Curious Mind: Hagerman Sheep Monument pays tribute to once-thriving wool growing industryContinue reading
By Mychel Matthews (view original article)
HAGERMAN — Ritter Island State Park was filled Saturday with art, song and food. And people. Lots of people.
Despite that pesky Idaho wind, folks from as far away as Seattle flocked to the 24th annual Thousand Springs Festival of Arts, which continues Sunday until 5 p.m.
The festival features dozens of artists and craftsmen selling pottery, jewelry, soap and oils, herbs, paintings and photographs. Visitors can hold a reptile from the Herrett Center, take a gander at raptors from the Birds of Prey Center, ride canoes in the Snake River or ride around the island in a horse-drawn wagon.
Thousands Springs has become a tradition for many, including artists and visitors.
Kathy Sorensen came from Seattle to attend the festival. Her friend Glenda Gibson hosts a “Thousand Springs” party every year. They wouldn’t miss it, they said.
Twin Falls framer Ron Hicks and his son Jason Hicks joined forces to sell their artwork at the festival. The father offers his pastel landscapes for sale, while the son sells his whimsical “3D frescoes” resembling colorful imaginary creatures.
Much of their work is inspired by nature, streams and fly fishing, Jason Hicks said. “The local scenes are very personal to us.”
Charles Trainor of Boise manned the Mud Pie Arts Pottery booth, while his wife, artist Patricia Sadler, was away.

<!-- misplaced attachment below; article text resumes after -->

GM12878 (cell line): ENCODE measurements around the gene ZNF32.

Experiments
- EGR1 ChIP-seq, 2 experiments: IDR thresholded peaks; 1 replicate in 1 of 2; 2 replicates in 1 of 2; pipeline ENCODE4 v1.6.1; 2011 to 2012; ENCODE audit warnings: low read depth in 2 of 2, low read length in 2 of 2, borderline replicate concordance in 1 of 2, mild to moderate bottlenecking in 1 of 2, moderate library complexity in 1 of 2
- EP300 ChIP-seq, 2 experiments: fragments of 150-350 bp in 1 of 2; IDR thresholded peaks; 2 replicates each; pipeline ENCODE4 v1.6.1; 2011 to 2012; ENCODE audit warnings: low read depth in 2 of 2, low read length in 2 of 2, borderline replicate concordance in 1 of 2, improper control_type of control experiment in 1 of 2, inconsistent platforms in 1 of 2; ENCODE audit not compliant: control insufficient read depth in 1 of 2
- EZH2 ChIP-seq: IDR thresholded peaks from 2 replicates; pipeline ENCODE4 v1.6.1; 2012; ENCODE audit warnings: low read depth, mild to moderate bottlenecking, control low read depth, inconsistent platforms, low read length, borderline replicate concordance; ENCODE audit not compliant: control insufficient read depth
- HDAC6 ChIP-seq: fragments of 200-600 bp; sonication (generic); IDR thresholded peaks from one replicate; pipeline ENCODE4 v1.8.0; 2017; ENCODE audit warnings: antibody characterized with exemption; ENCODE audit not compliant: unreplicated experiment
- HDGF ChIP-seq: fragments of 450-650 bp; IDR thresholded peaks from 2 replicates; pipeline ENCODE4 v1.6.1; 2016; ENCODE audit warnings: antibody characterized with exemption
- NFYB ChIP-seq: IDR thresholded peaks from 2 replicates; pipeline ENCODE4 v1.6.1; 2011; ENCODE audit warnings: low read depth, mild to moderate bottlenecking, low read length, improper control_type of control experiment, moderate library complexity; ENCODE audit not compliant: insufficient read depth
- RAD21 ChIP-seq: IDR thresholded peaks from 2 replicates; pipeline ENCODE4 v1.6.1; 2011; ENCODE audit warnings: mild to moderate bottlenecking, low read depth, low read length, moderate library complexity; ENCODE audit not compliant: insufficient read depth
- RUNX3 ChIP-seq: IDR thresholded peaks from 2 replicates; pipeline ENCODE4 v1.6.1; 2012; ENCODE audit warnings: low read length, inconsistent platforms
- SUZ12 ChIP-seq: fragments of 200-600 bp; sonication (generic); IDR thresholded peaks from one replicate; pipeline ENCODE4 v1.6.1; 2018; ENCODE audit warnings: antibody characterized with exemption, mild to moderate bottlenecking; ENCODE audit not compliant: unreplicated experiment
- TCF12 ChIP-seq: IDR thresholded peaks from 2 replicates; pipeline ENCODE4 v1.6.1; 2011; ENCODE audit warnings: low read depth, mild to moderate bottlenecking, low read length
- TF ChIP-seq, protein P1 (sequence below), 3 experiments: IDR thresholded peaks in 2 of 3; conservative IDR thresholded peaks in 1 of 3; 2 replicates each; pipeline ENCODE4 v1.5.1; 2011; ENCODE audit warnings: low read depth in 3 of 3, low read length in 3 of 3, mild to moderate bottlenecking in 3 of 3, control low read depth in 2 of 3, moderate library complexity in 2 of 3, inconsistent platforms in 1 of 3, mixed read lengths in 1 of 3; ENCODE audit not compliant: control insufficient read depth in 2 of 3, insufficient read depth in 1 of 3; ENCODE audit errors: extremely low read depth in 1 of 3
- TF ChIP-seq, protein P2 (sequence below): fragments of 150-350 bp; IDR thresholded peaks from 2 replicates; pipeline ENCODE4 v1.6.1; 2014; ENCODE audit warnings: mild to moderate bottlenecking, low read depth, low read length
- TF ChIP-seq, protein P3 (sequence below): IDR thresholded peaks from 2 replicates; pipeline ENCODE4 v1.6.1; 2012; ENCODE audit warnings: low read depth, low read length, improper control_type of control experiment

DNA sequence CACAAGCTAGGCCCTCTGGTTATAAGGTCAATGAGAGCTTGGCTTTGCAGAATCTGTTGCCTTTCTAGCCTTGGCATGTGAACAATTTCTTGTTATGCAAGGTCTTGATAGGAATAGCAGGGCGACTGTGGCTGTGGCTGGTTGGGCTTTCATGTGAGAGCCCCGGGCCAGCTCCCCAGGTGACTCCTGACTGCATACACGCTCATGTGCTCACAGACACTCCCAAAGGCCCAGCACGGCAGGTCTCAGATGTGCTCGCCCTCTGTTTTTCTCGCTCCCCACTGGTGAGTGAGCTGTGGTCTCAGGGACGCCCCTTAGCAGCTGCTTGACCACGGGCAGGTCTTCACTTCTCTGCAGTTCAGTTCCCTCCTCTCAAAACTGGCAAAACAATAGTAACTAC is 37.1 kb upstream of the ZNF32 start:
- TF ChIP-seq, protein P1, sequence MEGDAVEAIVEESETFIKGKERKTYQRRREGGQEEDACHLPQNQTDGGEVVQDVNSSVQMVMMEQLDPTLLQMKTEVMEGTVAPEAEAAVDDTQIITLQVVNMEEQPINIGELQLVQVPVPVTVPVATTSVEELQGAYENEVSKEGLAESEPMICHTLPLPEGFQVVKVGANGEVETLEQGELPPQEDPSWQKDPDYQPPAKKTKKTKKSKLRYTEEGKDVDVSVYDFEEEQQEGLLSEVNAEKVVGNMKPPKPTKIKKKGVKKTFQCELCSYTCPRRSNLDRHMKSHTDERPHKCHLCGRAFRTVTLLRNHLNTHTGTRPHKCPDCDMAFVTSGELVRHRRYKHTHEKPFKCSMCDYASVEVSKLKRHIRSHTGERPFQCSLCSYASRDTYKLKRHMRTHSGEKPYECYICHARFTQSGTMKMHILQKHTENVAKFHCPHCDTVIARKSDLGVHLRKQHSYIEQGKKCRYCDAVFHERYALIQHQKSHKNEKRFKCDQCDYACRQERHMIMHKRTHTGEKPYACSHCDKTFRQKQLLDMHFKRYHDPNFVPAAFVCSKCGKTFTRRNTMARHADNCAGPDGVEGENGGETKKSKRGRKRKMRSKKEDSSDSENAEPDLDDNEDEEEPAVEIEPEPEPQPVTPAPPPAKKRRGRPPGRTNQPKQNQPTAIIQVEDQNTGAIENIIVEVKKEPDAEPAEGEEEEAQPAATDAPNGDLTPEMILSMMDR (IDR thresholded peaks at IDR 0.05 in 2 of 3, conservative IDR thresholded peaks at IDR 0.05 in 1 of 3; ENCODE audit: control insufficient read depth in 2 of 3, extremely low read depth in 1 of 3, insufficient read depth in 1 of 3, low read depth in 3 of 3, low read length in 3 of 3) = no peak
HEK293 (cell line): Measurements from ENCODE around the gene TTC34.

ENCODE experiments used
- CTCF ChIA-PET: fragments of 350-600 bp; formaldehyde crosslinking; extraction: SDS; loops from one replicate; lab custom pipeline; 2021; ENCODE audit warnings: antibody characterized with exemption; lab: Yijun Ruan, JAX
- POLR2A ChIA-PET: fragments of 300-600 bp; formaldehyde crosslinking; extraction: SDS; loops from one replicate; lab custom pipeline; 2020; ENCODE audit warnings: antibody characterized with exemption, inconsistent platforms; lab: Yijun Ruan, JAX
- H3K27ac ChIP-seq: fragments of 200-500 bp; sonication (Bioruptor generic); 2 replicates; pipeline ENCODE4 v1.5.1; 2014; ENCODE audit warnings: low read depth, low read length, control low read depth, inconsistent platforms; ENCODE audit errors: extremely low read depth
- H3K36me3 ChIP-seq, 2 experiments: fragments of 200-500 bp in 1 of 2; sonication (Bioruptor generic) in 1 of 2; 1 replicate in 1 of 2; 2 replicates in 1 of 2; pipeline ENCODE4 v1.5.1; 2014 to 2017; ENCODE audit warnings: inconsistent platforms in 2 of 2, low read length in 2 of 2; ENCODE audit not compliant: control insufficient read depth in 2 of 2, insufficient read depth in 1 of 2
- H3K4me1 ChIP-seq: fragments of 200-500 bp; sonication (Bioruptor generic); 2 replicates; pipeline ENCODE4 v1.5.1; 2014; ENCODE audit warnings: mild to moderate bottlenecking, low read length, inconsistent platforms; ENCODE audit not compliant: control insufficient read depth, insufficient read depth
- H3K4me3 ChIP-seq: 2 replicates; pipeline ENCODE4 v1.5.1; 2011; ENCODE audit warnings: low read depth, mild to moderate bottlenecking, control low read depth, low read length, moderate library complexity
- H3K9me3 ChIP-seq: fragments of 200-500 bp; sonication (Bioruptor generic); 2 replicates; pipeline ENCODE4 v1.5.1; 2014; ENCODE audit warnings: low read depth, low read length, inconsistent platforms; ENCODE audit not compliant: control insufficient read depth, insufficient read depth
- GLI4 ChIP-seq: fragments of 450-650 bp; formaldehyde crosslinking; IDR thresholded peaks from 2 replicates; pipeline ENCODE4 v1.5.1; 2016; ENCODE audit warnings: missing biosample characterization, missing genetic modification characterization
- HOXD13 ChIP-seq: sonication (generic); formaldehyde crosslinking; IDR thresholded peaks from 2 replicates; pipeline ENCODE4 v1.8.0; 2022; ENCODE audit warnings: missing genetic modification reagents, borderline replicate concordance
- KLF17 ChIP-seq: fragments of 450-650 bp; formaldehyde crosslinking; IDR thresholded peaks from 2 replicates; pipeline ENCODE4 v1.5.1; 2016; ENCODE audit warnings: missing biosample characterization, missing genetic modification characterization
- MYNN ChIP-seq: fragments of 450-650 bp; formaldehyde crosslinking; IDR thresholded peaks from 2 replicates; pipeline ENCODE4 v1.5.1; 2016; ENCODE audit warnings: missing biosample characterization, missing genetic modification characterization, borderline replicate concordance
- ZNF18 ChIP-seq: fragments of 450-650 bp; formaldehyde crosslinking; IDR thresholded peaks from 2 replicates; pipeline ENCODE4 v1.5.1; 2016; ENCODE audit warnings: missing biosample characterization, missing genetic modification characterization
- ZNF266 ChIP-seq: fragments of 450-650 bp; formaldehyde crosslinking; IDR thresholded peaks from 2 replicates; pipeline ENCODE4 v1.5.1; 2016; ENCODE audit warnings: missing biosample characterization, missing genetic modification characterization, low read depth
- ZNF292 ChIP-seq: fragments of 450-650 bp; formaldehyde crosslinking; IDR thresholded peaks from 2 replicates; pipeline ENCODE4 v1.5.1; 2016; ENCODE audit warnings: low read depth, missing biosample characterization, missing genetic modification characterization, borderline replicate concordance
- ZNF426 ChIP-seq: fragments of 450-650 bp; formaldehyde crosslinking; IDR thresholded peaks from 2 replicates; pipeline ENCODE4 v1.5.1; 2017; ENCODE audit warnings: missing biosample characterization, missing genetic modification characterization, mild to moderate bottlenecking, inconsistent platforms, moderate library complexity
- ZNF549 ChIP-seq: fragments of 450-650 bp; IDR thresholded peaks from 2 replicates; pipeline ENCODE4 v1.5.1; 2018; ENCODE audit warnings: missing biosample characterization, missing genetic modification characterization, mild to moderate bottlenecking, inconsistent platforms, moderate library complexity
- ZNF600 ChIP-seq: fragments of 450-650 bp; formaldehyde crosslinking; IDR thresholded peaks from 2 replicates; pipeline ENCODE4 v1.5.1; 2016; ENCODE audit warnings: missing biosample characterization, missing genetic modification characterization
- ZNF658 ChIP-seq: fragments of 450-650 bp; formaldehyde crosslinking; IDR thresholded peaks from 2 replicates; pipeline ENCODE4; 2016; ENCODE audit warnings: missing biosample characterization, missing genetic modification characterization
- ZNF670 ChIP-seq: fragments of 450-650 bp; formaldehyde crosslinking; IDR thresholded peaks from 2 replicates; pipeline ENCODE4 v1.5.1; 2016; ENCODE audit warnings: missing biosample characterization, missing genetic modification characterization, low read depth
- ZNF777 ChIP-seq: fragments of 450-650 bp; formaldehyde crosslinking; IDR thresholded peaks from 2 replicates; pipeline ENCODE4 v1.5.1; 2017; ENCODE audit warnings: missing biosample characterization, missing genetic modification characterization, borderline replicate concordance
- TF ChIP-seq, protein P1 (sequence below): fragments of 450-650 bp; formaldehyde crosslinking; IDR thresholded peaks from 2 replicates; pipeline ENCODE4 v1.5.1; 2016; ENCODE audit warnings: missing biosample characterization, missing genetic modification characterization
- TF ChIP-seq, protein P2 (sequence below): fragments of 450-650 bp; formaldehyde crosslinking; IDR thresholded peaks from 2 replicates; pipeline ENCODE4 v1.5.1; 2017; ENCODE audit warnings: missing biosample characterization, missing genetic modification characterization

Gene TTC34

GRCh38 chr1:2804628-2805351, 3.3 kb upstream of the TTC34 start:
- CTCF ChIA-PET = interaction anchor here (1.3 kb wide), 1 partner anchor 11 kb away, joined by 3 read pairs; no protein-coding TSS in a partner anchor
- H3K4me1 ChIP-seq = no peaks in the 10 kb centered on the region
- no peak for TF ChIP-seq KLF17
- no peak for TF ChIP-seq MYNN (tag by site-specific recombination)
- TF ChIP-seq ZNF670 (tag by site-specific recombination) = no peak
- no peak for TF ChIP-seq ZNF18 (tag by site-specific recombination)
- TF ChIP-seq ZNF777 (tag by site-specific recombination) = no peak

“I do the lugging and carrying,” Trainor said. “I’m the muscle and she’s the brains.”
Melodee Sather also brought pottery from Boise. Sather’s a registered nurse at Borah High School.
“I used to do oil paintings,” she said. But her husband gave her a pottery wheel for Mother’s Day one year. She hasn’t touched a brush since, except to paint glazes and details on her pottery.
Rhonda and John Hanzel of Boise come every year. She likes “the craft stuff, but my husband likes the beer and music.”
Boise photographer David Day prints his work on various surfaces, including metal and wood.
“I do a lot of festivals and this is my favorite,” Day said, while showing off some of his images.
Sunday’s entertainment includes Sons of Thunder Mountain, Gayle Chapman and Jason Buckalew Dueling, Steve Eaton, and the Wilson-Fairchild duo.
In addition, J.C. Kilgore demonstrates blacksmithing, and Roy Mason demonstrates watercolor painting. Children have their own corner where they can paint a pumpkin, courtesy of Mike and Marie Heath of M&M Heath Farms.
The festival “is a really fun family activity,” Carolyn White, executive director of the Magic Valley Arts Council, said. The arts council is overseeing the festival this year for the first time.
The arts council “will bring a lot of new energy to the event while continuing the things that have made it a perennial favorite and a success,” land trust President Jack C. Kulm said.
“We’re partnering with the Southern Idaho Land Trust to manage the festival,” White said. “We feel it fits our mission, so we’ve jumped in with both feet.”
Curious Mind: Hagerman Sheep Monument pays tribute to once-thriving wool growing industry
By Kimberly Williams Brackett (view original article)
Q: Hagerman has a point of interest — a bronze sculpture of a pioneer sheepherder. Why?